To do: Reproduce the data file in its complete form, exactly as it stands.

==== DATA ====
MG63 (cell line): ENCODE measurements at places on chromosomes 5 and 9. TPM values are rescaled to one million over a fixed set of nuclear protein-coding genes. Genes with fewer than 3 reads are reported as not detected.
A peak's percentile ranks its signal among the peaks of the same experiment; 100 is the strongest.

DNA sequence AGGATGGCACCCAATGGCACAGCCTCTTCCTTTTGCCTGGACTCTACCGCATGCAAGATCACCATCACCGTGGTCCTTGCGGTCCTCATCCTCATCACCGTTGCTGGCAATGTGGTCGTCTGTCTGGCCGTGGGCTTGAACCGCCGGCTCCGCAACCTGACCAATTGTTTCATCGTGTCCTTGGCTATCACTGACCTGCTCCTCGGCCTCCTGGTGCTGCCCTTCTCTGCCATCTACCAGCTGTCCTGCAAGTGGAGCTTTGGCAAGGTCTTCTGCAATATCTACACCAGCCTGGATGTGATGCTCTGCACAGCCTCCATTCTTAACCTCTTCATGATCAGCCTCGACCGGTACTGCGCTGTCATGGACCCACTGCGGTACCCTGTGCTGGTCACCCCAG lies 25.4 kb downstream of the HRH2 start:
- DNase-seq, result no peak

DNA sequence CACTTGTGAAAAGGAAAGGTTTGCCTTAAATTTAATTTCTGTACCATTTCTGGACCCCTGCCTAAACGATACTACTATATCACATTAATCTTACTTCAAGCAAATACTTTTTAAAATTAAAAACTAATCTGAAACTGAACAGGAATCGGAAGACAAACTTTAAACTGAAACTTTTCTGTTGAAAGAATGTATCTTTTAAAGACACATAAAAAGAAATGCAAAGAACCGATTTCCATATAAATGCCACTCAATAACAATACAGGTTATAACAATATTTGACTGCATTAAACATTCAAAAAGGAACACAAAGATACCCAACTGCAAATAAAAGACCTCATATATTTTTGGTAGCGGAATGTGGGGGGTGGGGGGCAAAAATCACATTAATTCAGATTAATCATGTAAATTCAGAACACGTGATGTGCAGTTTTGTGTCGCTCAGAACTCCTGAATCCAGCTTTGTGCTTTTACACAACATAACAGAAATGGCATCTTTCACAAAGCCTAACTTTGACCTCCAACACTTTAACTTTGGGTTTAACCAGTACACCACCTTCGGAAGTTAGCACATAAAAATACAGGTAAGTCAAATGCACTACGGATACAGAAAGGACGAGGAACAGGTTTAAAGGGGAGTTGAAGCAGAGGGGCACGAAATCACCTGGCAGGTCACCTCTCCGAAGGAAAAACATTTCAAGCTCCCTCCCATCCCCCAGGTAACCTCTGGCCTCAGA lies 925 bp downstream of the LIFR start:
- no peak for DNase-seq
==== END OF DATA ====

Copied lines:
MG63 (cell line): ENCODE measurements at places on chromosomes 5 and 9. TPM values are rescaled to one million over a fixed set of nuclear protein-coding genes. Genes with fewer than 3 reads are reported as not detected.
A peak's percentile ranks its signal among the peaks of the same experiment; 100 is the strongest.

DNA sequence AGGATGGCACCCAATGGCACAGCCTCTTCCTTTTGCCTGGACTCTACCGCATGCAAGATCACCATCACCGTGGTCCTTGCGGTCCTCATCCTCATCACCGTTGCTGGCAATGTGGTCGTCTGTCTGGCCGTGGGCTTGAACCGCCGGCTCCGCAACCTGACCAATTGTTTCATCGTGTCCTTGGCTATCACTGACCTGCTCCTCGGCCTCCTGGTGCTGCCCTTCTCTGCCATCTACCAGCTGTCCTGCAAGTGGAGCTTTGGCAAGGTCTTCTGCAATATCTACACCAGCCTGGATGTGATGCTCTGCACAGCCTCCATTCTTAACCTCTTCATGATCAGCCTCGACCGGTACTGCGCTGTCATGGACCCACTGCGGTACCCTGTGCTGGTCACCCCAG lies 25.4 kb downstream of the HRH2 start:
- DNase-seq, result no peak

DNA sequence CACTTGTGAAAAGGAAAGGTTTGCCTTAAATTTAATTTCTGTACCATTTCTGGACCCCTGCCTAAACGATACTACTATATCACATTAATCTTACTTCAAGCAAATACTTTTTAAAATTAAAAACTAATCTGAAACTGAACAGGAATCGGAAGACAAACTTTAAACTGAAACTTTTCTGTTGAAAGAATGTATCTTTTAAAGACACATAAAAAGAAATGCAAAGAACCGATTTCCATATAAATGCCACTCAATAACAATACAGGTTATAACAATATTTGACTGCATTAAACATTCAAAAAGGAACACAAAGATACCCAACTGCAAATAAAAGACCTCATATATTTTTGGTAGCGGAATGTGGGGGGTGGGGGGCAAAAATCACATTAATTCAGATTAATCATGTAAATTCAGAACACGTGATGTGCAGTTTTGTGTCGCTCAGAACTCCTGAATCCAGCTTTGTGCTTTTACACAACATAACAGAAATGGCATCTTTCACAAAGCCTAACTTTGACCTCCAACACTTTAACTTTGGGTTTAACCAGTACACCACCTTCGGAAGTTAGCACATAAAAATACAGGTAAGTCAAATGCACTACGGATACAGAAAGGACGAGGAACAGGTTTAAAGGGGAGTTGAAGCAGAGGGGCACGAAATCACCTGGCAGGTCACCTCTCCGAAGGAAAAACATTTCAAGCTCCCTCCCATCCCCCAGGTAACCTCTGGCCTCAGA lies 925 bp downstream of the LIFR start:
- no peak for DNase-seq